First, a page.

Roberto Alomar of the Baltimore Orioles spits in the face of an umpire. Steve Spurrier, coach of college football's No. 1 team, insists his quarterback is the target of late hits. Dennis Rodman, the head-butting, trash-talking Chicago Bull, sinks to a new low when he kicks a courtside cameraman in the groin.
There is more. New York Giants fans pelt the gridiron with ice balls. Albert Belle plunks a photographer with a baseball. Basketball's Nick Van Exel shoves a referee and Robert Horry tosses a towel in the face of his coach.
Sportsmanship, it seems, has gone out of fashion. And with ever more cable networks vying for audiences, TV has turned outbursts of temper into entertainment, replaying and analyzing each tantrum as if it were the Zapruder film.
Two decades ago, showboating and postscore celebrations were all in good fun. In most cases, they still are harmless, if irritating, sideshows. The inflated egos of athletes, however, more and more are turning dunks and end-zone dances into mocking displays.
In a way, the same premise has led to an "above-the-law" mentality for athletes off the field, says Art Taylor, associate director of the Center for Sport in Society at Northeastern University. "Society now has less respect," Taylor says. "And in sports, there is a growing tendency for reduced respect for the coach, the ref, the opposition and even teammates. When you do see an example of respect and sportsmanship, it is an exception, where 20 years ago that wouldn't have been the case."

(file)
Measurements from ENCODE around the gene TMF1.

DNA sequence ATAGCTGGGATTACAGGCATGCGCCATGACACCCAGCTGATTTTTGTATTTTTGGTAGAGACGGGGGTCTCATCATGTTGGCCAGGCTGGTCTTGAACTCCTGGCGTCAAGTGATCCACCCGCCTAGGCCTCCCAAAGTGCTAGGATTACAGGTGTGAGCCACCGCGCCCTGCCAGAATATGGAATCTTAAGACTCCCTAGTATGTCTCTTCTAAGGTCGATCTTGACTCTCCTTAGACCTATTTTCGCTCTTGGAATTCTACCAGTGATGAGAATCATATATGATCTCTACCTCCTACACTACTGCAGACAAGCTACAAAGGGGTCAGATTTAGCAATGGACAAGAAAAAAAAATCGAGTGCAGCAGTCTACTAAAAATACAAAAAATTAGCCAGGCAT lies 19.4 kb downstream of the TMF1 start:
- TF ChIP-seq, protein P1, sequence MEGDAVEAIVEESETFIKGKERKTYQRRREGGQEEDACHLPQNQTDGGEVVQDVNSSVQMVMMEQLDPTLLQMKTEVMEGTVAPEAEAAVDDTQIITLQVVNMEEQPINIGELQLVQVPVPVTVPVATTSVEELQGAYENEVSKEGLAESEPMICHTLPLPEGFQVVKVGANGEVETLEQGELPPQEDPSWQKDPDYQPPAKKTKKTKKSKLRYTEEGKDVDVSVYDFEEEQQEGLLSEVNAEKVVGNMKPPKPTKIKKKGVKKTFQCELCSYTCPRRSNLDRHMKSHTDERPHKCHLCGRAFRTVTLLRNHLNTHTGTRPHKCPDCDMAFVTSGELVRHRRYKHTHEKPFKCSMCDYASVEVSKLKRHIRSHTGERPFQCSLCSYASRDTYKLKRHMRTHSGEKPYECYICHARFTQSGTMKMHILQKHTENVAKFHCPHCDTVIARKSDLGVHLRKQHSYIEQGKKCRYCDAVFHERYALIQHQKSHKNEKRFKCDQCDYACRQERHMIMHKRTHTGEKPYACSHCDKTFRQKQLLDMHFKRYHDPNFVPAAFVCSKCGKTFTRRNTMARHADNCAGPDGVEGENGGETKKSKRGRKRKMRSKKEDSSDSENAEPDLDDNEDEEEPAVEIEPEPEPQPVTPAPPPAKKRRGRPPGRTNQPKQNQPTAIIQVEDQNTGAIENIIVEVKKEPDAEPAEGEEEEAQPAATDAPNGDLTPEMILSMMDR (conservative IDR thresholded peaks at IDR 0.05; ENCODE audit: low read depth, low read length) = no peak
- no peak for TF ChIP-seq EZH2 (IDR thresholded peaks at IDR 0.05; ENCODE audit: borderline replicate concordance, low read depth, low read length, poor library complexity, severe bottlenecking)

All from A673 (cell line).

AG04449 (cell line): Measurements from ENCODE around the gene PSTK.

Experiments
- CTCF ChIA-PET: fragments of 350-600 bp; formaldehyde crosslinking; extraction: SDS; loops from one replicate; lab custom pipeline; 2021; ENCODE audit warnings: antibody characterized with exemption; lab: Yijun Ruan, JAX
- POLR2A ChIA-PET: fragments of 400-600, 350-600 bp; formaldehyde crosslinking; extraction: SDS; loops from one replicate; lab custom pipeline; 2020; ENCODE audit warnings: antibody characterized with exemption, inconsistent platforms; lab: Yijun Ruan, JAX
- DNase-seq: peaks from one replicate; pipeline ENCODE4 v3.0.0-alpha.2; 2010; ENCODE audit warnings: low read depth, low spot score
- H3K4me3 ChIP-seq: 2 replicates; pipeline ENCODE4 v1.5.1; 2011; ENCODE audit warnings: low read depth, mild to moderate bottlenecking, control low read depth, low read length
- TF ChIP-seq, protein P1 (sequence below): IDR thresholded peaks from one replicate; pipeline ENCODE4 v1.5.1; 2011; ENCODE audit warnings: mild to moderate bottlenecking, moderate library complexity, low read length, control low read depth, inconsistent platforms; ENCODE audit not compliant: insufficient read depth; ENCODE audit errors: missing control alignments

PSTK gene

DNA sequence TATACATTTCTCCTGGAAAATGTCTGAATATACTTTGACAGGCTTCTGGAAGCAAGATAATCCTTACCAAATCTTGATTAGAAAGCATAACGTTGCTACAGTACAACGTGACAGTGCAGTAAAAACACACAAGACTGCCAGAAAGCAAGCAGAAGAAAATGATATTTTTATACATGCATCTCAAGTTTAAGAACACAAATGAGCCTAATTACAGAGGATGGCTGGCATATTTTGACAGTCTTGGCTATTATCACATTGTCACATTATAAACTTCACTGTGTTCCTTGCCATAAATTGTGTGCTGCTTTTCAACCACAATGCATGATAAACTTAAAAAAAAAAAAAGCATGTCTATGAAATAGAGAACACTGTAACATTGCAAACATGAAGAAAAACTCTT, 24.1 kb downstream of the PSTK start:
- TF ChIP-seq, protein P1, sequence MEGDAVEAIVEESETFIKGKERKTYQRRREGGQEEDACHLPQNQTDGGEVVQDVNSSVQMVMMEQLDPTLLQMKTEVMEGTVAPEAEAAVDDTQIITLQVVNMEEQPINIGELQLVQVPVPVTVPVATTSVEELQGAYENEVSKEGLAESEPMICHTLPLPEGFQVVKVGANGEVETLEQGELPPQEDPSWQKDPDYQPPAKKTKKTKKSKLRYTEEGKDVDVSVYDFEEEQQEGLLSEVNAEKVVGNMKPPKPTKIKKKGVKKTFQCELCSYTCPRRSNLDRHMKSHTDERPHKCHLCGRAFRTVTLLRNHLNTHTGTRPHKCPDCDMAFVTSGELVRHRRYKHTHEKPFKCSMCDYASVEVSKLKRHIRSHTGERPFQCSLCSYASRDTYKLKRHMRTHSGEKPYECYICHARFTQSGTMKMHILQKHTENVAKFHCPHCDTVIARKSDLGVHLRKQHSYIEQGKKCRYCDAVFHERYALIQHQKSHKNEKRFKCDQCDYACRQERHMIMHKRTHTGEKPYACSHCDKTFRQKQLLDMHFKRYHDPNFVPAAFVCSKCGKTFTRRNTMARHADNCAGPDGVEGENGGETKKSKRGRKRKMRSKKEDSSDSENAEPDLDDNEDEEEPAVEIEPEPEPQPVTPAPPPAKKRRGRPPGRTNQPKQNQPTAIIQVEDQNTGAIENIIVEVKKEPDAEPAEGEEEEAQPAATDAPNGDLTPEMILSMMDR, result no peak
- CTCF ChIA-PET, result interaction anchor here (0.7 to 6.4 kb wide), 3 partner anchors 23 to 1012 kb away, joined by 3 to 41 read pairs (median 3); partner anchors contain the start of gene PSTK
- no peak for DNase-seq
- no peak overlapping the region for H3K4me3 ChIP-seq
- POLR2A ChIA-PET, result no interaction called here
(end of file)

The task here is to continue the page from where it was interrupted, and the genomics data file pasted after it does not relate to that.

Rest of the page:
Eighty-six percent of the 51,286 respondents to a recent USA Weekend poll believe misbehavior by players on the field and off is the biggest problem plaguing sports today High ticket prices (11 percent) and owners who move their teams (3 percent) were a distant second and third.
But bad behavior cuts both ways, according to Washington Redskins backup quarterback Heath Shuler -- the object of a hail of boos from the home crowd when he entered a late-season game. "I turned around and there was this guy in the stands who was yelling at me and cussing me back and forth," Shuler recalls. "And right next to him was his son, who was doing the same thing. I'm thinking, 'Wait a second. What's wrong with this picture?' People should look around them and understand that this isn't just the way things are at a football game -- they might act the same way in the classroom, too."
In Taylor's opinion, free agency has exacerbated the trend toward poor sportsmanship. In the past, an athlete had a responsibility to his teammates, the owner and the fans in a particular city. Today, entire teams jump cities, leaving players accountable only to themselves. "We've gone through a stage of being very selfish," says Taylor.
Athletes learn that lesson at an early age, Taylor says. Pressure begins early to make the traveling team, and athletes in individual sports are urged to be prima donnas from the start. "Part of the problem is you have a lot of kids playing in the pros who haven't played in college," says Mike Jarvis, head basketball coach at George Washington University in the nation's capital. …